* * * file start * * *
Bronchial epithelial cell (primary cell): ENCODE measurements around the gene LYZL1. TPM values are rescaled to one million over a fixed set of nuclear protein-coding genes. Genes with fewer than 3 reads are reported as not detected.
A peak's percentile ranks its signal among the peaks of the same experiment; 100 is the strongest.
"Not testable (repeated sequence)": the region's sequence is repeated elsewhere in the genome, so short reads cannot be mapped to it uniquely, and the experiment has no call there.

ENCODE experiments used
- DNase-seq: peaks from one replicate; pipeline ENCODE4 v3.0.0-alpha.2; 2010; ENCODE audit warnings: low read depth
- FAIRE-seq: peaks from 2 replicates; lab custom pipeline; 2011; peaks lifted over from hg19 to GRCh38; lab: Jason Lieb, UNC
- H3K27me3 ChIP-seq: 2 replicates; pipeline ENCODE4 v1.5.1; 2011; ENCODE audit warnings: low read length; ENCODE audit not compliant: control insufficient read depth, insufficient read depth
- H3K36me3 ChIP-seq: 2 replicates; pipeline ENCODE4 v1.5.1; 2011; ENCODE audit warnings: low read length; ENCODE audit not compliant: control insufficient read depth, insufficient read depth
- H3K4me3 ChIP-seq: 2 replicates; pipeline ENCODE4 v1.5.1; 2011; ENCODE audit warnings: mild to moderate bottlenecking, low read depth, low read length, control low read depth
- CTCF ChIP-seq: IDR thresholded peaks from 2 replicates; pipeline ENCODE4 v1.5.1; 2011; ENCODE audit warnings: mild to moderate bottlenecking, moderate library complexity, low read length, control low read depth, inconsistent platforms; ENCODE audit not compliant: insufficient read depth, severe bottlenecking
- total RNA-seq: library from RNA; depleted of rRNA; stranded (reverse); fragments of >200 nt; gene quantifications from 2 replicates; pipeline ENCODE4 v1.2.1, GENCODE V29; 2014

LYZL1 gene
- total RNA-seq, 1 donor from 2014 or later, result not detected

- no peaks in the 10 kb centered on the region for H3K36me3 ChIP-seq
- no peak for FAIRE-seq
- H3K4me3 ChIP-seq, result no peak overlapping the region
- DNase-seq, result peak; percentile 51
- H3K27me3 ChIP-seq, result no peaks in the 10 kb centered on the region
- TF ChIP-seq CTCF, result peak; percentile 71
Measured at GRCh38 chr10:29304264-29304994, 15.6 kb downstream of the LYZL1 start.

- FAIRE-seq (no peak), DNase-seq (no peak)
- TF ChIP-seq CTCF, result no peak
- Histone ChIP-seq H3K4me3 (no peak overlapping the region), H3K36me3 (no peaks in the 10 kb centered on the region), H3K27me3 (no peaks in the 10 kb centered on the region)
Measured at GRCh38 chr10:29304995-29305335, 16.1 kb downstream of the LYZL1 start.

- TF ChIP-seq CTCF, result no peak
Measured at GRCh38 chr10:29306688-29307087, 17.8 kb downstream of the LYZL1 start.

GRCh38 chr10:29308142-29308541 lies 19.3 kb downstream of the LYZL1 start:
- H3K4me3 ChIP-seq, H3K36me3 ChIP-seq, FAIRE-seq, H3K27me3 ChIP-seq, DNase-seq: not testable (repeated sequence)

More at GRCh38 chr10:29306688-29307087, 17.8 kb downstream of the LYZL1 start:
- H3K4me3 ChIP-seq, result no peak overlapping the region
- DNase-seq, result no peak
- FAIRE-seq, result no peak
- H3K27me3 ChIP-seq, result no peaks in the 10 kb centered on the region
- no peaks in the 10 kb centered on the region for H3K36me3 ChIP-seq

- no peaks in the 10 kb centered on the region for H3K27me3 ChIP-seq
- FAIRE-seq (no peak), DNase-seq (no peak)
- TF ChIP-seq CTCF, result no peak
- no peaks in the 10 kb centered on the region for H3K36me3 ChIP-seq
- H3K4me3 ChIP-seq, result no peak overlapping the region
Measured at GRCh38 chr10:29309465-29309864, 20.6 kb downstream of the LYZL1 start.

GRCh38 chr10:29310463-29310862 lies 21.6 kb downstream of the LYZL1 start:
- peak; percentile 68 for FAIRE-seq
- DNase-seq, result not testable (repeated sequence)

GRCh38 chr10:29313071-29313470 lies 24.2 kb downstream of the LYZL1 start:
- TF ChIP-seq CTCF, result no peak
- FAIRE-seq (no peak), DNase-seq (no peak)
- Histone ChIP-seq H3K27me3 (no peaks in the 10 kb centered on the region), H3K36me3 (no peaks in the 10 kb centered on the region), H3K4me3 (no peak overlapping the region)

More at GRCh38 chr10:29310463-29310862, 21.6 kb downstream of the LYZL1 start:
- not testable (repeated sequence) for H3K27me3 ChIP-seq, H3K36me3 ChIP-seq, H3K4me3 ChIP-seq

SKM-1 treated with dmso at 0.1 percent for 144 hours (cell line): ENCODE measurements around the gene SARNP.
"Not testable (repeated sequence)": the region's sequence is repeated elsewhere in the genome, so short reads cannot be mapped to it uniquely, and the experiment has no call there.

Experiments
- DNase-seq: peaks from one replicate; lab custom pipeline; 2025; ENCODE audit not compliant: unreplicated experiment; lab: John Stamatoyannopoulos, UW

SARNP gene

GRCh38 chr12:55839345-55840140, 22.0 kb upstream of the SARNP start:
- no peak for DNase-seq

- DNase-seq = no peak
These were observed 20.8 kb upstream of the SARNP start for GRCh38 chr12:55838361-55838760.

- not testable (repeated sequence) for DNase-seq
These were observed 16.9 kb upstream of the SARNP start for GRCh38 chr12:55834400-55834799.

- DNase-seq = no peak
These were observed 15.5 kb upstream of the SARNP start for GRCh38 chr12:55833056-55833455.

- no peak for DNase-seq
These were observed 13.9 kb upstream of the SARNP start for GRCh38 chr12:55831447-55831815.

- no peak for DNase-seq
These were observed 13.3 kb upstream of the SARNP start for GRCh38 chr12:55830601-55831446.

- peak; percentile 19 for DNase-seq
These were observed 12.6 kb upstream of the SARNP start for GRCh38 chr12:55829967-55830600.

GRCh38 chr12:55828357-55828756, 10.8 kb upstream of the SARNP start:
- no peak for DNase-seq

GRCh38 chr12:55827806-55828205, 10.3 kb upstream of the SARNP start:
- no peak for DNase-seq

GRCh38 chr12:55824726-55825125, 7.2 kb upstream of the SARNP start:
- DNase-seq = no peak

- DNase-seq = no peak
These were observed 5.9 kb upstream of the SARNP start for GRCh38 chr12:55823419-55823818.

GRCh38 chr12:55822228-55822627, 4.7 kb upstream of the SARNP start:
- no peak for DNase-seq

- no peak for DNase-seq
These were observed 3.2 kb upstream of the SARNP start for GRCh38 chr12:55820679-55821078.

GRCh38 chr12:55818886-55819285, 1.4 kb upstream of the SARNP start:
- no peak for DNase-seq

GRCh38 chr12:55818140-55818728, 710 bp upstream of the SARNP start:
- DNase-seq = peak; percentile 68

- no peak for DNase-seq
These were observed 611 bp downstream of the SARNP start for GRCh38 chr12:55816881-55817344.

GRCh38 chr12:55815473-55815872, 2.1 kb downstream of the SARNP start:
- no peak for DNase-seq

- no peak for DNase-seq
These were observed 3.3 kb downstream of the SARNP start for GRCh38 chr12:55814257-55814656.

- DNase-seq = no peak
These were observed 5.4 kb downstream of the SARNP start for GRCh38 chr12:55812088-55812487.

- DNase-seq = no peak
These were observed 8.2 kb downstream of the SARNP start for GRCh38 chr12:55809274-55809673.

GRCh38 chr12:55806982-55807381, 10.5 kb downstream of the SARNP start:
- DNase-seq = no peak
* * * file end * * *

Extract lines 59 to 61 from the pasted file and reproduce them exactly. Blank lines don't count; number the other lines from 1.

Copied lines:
- not testable (repeated sequence) for DNase-seq
These were observed 16.9 kb upstream of the SARNP start for GRCh38 chr12:55834400-55834799.

- DNase-seq = no peak